See also: Crisis Invigorates Insurance Innovation

The next phase of insurance product innovation is tech-enabled thinking. When you design a new insurance product, think of it in the context of its tech platform. That means you must have both insurance experts and technologists at the table. This is really powerful; it is what enabled us to come up with the concept of a supplemental health insurance plan that pays benefits on diagnosis.

An example of this is Beam Dental’s dental coverage insurance, which uses a connected toothbrush to reward groups with good brushing habits with rates better aligned to their lower-risk profile. Eden Health is also making strides with its primary care solutions that weave together healthcare navigation services with direct primary care. Its tech platform was nimble enough to quickly help employer customers with COVID-19 screening and testing to keep their teams healthy and working through the coronavirus pandemic.

At Brella, we learned from our customer research that out-of-pocket costs caused by rising health plan cost-sharing are a major pain point for families. Existing supplemental plans were not designed to cover that gap. In addition, those plans were rarely used, and, when they were, customers were far from satisfied with their claims experience and the complex rules associated with the plans.

As we thought about building a supplemental insurance plan to address this need, we asked ourselves: “What does a plan design that pays benefits on diagnosis allow technology to do?” and “What does technology allow us to do with the plan design?”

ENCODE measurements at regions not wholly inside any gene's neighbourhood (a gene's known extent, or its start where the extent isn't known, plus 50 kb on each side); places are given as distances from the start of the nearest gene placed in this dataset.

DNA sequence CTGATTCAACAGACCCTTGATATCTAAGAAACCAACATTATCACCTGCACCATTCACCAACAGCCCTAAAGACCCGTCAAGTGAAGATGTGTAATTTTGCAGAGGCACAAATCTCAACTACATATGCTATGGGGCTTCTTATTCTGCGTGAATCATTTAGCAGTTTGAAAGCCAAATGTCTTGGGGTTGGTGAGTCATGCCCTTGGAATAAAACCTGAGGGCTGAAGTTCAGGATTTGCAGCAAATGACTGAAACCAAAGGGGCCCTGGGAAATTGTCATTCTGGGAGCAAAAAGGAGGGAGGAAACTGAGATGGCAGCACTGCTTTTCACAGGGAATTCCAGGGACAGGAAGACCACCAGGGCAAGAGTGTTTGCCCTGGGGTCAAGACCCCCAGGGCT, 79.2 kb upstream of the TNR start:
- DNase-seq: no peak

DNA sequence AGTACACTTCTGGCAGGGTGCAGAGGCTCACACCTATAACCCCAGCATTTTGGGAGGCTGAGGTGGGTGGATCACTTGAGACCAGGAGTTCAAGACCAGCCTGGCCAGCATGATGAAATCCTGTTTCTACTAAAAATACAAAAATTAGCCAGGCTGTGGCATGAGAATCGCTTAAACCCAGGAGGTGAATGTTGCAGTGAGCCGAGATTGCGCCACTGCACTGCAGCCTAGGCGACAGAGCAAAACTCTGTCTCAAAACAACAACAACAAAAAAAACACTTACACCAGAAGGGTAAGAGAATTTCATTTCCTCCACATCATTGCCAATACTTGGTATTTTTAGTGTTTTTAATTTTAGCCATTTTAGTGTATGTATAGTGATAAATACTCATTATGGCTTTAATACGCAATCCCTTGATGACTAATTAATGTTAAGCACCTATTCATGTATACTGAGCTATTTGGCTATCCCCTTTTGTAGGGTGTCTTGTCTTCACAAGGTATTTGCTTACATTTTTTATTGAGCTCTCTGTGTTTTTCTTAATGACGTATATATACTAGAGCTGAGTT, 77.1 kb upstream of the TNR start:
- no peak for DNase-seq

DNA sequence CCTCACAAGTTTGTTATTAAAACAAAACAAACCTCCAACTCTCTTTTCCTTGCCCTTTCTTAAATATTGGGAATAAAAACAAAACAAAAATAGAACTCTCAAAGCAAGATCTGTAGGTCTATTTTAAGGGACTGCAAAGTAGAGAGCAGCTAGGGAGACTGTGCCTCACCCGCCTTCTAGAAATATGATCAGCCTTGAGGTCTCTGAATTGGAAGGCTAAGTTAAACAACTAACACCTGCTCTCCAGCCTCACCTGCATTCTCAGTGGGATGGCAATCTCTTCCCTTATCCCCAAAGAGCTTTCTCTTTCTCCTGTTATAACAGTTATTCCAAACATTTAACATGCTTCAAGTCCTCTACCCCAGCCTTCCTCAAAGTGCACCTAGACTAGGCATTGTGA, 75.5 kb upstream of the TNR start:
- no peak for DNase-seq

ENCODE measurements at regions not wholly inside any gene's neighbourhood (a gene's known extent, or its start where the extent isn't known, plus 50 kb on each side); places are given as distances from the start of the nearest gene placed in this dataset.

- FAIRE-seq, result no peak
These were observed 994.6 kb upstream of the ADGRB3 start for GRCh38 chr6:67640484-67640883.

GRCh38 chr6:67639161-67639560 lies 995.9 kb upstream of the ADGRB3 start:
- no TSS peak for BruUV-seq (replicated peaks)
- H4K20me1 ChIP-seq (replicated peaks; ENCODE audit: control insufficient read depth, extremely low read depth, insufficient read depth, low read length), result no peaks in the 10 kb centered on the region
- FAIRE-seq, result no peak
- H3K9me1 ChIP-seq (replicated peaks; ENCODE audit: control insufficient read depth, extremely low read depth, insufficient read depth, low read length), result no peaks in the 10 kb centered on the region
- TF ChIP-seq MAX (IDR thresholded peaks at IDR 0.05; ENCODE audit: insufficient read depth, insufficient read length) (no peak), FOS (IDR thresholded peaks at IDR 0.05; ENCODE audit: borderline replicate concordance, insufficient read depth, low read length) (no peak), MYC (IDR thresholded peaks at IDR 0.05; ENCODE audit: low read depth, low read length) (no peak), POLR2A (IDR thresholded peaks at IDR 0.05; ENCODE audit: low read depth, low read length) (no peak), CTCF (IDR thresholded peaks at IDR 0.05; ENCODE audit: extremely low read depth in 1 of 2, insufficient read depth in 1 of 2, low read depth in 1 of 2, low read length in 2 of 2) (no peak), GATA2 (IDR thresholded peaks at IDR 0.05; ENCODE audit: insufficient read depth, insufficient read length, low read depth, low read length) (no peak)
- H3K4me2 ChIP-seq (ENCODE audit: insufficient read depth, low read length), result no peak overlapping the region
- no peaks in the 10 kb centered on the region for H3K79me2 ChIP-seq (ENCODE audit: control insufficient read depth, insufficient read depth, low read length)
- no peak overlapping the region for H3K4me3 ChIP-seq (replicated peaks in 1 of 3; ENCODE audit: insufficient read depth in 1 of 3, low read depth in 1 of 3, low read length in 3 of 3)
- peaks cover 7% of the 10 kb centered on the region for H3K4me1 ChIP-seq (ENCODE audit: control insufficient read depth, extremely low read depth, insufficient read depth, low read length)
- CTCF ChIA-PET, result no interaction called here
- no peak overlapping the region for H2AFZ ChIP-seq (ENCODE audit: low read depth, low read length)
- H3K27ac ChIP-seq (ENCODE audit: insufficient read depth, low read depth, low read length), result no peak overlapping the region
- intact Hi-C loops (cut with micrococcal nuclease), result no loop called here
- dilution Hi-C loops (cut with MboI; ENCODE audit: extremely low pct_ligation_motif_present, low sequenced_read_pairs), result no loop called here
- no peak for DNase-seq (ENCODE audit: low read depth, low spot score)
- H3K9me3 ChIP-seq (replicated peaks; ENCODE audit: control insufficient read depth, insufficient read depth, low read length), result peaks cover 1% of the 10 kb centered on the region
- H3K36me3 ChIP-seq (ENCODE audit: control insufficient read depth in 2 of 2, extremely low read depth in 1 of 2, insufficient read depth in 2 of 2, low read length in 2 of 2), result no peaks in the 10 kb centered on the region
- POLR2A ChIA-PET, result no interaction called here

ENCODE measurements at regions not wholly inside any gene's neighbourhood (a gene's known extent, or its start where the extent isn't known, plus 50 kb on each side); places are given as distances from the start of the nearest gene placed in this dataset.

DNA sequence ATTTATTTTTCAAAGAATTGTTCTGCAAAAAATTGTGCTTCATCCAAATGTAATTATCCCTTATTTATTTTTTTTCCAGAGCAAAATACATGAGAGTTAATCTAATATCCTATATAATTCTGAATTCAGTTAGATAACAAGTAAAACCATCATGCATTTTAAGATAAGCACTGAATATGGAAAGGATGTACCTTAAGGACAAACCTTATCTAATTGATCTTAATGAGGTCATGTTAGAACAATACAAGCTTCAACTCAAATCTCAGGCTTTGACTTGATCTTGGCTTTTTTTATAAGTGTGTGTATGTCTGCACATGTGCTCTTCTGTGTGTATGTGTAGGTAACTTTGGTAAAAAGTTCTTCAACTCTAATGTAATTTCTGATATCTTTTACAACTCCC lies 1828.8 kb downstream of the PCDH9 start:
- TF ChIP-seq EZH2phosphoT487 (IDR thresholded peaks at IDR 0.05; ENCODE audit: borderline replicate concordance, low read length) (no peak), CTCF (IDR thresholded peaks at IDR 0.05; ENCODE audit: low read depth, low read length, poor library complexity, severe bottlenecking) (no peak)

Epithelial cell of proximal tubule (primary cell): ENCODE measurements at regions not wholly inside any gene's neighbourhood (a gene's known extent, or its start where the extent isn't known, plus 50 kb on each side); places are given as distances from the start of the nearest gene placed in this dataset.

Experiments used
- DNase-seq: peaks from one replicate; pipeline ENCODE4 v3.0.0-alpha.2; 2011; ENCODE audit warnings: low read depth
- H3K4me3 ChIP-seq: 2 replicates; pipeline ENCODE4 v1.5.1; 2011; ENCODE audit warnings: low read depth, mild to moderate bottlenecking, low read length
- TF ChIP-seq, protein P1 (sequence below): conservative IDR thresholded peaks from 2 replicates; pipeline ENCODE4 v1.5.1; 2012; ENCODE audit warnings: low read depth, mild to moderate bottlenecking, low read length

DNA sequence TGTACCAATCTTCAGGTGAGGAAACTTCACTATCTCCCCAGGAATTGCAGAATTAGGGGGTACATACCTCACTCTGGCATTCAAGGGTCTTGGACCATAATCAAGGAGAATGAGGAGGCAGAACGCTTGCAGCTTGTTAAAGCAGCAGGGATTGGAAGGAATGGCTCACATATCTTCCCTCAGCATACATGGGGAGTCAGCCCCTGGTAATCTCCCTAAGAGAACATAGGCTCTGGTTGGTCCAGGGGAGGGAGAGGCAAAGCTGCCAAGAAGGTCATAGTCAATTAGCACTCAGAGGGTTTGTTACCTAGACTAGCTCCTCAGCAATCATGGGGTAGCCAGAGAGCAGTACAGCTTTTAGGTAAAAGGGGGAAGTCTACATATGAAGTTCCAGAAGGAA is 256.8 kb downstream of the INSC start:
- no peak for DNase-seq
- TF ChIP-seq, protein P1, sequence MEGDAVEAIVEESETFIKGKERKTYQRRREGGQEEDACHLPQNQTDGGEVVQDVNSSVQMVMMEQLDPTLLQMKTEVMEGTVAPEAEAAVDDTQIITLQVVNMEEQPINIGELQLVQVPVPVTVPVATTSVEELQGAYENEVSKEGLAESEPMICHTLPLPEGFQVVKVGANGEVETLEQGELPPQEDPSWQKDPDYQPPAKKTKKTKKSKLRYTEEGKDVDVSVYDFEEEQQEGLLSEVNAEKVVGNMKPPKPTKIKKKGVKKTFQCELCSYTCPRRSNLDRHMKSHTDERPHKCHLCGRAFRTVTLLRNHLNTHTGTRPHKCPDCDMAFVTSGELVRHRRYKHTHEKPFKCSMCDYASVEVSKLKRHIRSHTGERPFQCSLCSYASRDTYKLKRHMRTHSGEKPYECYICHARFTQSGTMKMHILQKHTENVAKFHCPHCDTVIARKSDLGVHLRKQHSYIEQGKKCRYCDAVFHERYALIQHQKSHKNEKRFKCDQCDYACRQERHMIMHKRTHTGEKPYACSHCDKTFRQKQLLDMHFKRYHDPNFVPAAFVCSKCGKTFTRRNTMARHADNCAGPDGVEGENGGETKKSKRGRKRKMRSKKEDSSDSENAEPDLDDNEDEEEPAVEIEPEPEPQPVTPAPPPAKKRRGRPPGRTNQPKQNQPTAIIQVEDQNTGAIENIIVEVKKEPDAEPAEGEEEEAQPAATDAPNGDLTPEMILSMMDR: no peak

Our tech-enabled plan design lets us pay benefits sooner because the diagnosis happens early in the care journey. This approach also dramatically simplifies the claims and adjudications processes, so it’s easy for customers to file claims in minutes online and through our mobile app. What’s more, it opens opportunities for automation that didn’t exist in past supplemental insurance plans — which were stuck in the first phase of technology adoption.

These are the kinds of differentiated benefits that help customers and their families. That kind of value is worth the price of change for employers to embrace innovative insurance solutions.

Essentially, tech-enabled insurance plan design asks: “What can you do with the plan that unlocks new technical capabilities?” and “What can you do with technology that makes new plan features possible?”

In the next phase of insurtech innovation, more partnerships between insurance experts and technologists are necessary. We need more tables surrounded by actuaries and engineers to create solutions that will realize the world we all want — one where health hardships don’t become financial burdens.

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About the Author

Veer Gidwaney is founder and CEO of Brella Insurance. Previously, he was chief executive officer and co-founder at Maxwell Health.